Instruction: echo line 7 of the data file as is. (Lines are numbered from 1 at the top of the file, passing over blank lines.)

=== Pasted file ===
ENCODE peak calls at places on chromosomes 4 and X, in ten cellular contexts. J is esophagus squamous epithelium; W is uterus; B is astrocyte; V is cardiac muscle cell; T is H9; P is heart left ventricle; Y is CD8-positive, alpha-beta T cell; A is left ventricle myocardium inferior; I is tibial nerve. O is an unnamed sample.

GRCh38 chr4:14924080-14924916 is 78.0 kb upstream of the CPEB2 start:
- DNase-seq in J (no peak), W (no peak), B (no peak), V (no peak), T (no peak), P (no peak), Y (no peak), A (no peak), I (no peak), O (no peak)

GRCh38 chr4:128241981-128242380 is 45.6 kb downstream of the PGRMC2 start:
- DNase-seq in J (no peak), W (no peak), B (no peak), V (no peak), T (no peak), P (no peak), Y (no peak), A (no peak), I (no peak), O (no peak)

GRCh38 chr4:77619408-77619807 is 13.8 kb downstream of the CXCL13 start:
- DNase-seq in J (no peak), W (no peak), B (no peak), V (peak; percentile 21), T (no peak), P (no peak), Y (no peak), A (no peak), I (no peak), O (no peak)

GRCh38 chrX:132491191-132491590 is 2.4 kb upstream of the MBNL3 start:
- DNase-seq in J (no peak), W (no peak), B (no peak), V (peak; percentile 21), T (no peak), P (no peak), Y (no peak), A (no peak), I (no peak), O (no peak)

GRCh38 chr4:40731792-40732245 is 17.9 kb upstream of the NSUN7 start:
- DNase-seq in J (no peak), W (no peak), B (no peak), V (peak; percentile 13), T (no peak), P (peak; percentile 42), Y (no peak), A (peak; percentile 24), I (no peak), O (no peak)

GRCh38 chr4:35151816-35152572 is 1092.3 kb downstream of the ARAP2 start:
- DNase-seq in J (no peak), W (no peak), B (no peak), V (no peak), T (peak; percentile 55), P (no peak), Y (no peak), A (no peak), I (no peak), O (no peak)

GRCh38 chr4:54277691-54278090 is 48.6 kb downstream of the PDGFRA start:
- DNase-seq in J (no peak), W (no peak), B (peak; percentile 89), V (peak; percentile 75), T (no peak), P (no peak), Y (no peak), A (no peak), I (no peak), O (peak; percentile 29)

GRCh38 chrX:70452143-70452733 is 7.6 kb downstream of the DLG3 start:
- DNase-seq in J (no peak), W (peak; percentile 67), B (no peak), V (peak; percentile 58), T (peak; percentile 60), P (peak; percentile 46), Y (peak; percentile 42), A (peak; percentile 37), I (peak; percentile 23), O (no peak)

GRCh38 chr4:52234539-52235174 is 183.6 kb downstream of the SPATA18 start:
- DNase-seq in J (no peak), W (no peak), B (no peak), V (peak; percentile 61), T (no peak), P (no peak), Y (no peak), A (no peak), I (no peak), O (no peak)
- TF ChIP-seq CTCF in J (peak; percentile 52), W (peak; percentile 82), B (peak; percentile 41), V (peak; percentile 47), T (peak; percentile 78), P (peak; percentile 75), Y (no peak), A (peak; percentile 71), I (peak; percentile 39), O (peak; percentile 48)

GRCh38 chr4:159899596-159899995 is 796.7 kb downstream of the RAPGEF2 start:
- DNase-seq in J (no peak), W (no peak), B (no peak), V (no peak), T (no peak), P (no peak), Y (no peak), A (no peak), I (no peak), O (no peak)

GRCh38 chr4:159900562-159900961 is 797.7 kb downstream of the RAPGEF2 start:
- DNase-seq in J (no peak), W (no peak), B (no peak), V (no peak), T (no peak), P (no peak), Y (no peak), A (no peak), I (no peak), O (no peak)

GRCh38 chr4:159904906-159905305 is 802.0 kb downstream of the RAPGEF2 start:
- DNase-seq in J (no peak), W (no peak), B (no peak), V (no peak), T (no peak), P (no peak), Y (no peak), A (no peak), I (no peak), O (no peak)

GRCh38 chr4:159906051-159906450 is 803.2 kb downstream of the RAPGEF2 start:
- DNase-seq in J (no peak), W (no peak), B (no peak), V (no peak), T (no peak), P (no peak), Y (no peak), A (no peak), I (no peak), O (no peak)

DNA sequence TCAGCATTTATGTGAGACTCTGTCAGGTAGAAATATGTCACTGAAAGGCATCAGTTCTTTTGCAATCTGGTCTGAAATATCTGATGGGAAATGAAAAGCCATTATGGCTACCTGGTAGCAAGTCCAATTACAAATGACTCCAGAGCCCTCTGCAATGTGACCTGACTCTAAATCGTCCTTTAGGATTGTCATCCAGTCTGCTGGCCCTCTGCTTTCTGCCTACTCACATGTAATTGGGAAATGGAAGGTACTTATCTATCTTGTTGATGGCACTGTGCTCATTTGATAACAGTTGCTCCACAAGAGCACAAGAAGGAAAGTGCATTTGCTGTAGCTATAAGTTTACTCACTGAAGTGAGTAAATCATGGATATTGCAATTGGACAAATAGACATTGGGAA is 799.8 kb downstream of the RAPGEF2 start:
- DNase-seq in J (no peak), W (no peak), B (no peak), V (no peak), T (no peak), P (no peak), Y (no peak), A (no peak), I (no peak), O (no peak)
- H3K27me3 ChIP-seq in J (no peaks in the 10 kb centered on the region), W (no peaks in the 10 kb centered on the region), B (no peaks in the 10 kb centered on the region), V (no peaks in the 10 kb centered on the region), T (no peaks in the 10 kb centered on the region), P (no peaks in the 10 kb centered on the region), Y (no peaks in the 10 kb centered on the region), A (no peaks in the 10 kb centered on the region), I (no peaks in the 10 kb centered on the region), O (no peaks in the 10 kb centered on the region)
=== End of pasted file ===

- DNase-seq in J (no peak), W (no peak), B (no peak), V (peak; percentile 21), T (no peak), P (no peak), Y (no peak), A (no peak), I (no peak), O (no peak)